Young children learn language naturally and unconsciously. They have the ability to imitate the word the word child in the German language and work out the rules for themselves. Any idea that learning to talk in English is difficult does not occur to them unless it’s suggested by adults, who themselves probably learned English academically at a later age through grammar-based text books.
Read the notes below about young children learning English as another language. You can also download these notes as a booklet. Right-click on the link below to download the booklet to your computer. The advantages of beginning early Young children are still using their individual, innate language-learning strategies to acquire their home language and soon find they can also use these strategies to pick up English. Young children have time to learn through play-like activities. They pick up language by taking part in an activity shared with an adult. They firstly make sense of the activity and then get meaning from the adult’s shared language.
Young children have more time to fit English into the daily programme. School programmes tend to be informal and children’s minds are not yet cluttered with facts to be stored and tested. They may have little or no homework and are less stressed by having to achieve set standards. Children who have the opportunity to pick up a second language while they are still young appear to use the same innate language-learning strategies throughout life when learning other languages.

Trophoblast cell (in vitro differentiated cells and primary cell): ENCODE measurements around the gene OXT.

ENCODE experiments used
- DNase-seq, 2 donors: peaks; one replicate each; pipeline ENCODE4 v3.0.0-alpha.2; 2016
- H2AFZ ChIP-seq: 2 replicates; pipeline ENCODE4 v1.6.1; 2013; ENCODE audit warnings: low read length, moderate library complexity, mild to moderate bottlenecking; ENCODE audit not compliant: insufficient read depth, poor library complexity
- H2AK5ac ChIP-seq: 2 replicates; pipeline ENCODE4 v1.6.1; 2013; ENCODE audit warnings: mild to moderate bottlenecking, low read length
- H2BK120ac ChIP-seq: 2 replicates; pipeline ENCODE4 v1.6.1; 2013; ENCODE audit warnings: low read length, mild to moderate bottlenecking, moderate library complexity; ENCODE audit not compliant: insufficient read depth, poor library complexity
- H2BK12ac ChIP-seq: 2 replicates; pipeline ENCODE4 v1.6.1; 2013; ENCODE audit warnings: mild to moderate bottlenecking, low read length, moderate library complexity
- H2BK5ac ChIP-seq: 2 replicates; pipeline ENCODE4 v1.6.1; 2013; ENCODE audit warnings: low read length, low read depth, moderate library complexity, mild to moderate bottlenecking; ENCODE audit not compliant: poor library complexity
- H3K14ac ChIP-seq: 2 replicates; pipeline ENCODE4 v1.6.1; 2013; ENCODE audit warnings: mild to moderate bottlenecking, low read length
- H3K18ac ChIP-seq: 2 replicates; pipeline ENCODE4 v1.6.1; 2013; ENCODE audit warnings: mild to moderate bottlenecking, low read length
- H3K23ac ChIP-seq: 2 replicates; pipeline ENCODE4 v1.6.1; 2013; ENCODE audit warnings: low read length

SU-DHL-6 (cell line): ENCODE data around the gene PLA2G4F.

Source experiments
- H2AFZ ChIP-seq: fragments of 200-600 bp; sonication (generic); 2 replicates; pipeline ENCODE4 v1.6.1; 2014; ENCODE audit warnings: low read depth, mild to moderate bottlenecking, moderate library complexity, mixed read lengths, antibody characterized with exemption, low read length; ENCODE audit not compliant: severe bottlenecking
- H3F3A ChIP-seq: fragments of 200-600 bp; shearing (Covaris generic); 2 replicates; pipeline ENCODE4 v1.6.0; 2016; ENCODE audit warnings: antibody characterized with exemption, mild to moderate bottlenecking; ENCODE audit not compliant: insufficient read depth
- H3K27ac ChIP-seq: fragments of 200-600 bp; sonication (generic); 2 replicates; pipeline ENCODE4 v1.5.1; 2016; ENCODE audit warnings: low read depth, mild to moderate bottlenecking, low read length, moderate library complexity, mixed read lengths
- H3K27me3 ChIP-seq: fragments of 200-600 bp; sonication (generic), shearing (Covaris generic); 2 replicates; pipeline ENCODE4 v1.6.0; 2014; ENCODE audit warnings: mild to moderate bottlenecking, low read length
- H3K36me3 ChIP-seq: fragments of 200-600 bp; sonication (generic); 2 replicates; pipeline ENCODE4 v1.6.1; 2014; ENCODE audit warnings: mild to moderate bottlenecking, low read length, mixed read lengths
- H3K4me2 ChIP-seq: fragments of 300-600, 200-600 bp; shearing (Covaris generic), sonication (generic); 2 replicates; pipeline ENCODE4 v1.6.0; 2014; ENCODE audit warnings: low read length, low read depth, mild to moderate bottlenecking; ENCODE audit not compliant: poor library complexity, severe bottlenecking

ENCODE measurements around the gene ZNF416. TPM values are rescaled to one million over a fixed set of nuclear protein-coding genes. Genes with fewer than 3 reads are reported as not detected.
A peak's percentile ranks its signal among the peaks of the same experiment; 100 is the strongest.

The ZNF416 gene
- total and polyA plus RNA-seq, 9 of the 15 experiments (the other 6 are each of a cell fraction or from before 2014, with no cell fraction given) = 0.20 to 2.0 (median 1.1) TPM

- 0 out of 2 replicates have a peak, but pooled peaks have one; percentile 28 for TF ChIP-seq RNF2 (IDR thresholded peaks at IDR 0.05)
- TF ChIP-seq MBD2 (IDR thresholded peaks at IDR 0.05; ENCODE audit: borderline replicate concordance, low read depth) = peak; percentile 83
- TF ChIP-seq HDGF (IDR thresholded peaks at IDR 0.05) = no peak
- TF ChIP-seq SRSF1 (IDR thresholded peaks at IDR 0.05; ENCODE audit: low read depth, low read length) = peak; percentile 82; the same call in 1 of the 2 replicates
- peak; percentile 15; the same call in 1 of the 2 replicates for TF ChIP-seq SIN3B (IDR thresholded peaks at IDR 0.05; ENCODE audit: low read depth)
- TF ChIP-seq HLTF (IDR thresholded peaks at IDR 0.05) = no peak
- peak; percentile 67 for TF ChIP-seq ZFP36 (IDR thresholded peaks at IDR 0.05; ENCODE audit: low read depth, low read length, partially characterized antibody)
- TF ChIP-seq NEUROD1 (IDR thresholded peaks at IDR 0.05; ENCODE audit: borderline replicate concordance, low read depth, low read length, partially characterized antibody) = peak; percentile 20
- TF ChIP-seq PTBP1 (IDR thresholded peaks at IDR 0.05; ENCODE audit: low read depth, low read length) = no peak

Picking up third, fourth, or even more languages is easier than picking up a second. Young children who acquire language rather than consciously learn it, as older children and adults have to, are more likely to have better pronunciation and feel for the language and culture. When monolingual children reach puberty and become more self-conscious, their ability to pick up language diminishes and they feel they have to consciously study English through grammar-based programmes. Stages in picking up English Spoken language comes naturally before reading and writing. During this time parents should not force children to take part in spoken dialogue by making them repeat words. Spoken dialogues should be one-sided, the adult’s talk providing useful opportunities for the child to pick up language.